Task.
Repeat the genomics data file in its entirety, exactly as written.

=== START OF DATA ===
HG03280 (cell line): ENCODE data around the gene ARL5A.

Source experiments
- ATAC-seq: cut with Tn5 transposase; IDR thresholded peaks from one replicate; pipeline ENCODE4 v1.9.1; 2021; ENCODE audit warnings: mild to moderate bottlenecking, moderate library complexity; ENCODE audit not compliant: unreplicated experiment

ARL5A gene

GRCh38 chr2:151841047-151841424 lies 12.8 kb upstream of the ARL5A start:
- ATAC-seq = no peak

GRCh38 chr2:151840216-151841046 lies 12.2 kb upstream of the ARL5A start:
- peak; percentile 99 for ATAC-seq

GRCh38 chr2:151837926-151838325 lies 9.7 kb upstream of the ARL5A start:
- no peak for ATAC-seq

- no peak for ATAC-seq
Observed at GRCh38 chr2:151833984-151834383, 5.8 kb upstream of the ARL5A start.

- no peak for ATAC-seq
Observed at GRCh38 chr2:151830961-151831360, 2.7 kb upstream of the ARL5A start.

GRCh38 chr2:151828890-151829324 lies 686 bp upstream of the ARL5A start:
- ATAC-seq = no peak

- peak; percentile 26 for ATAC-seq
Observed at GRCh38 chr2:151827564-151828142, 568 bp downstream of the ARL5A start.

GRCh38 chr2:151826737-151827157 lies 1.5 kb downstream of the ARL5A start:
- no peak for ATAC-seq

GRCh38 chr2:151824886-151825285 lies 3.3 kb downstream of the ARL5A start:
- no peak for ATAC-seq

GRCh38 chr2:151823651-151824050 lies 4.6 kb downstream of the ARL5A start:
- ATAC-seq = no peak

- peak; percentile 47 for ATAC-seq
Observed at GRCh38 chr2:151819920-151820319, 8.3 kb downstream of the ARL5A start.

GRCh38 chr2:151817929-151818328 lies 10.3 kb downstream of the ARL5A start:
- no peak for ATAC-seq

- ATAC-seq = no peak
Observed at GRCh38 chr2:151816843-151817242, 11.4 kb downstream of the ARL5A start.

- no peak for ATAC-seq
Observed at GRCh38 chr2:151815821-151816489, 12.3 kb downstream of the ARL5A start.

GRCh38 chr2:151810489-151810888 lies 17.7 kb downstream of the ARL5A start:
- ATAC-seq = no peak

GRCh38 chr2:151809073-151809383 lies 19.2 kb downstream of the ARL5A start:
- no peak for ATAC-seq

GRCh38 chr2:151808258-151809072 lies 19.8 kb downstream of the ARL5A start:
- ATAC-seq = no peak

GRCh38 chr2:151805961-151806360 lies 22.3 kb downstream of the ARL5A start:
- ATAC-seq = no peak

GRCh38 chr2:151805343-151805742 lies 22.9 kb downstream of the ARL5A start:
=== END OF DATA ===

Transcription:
HG03280 (cell line): ENCODE data around the gene ARL5A.

Source experiments
- ATAC-seq: cut with Tn5 transposase; IDR thresholded peaks from one replicate; pipeline ENCODE4 v1.9.1; 2021; ENCODE audit warnings: mild to moderate bottlenecking, moderate library complexity; ENCODE audit not compliant: unreplicated experiment

ARL5A gene

GRCh38 chr2:151841047-151841424 lies 12.8 kb upstream of the ARL5A start:
- ATAC-seq = no peak

GRCh38 chr2:151840216-151841046 lies 12.2 kb upstream of the ARL5A start:
- peak; percentile 99 for ATAC-seq

GRCh38 chr2:151837926-151838325 lies 9.7 kb upstream of the ARL5A start:
- no peak for ATAC-seq

- no peak for ATAC-seq
Observed at GRCh38 chr2:151833984-151834383, 5.8 kb upstream of the ARL5A start.

- no peak for ATAC-seq
Observed at GRCh38 chr2:151830961-151831360, 2.7 kb upstream of the ARL5A start.

GRCh38 chr2:151828890-151829324 lies 686 bp upstream of the ARL5A start:
- ATAC-seq = no peak

- peak; percentile 26 for ATAC-seq
Observed at GRCh38 chr2:151827564-151828142, 568 bp downstream of the ARL5A start.

GRCh38 chr2:151826737-151827157 lies 1.5 kb downstream of the ARL5A start:
- no peak for ATAC-seq

GRCh38 chr2:151824886-151825285 lies 3.3 kb downstream of the ARL5A start:
- no peak for ATAC-seq

GRCh38 chr2:151823651-151824050 lies 4.6 kb downstream of the ARL5A start:
- ATAC-seq = no peak

- peak; percentile 47 for ATAC-seq
Observed at GRCh38 chr2:151819920-151820319, 8.3 kb downstream of the ARL5A start.

GRCh38 chr2:151817929-151818328 lies 10.3 kb downstream of the ARL5A start:
- no peak for ATAC-seq

- ATAC-seq = no peak
Observed at GRCh38 chr2:151816843-151817242, 11.4 kb downstream of the ARL5A start.

- no peak for ATAC-seq
Observed at GRCh38 chr2:151815821-151816489, 12.3 kb downstream of the ARL5A start.

GRCh38 chr2:151810489-151810888 lies 17.7 kb downstream of the ARL5A start:
- ATAC-seq = no peak

GRCh38 chr2:151809073-151809383 lies 19.2 kb downstream of the ARL5A start:
- no peak for ATAC-seq

GRCh38 chr2:151808258-151809072 lies 19.8 kb downstream of the ARL5A start:
- ATAC-seq = no peak

GRCh38 chr2:151805961-151806360 lies 22.3 kb downstream of the ARL5A start:
- ATAC-seq = no peak

GRCh38 chr2:151805343-151805742 lies 22.9 kb downstream of the ARL5A start: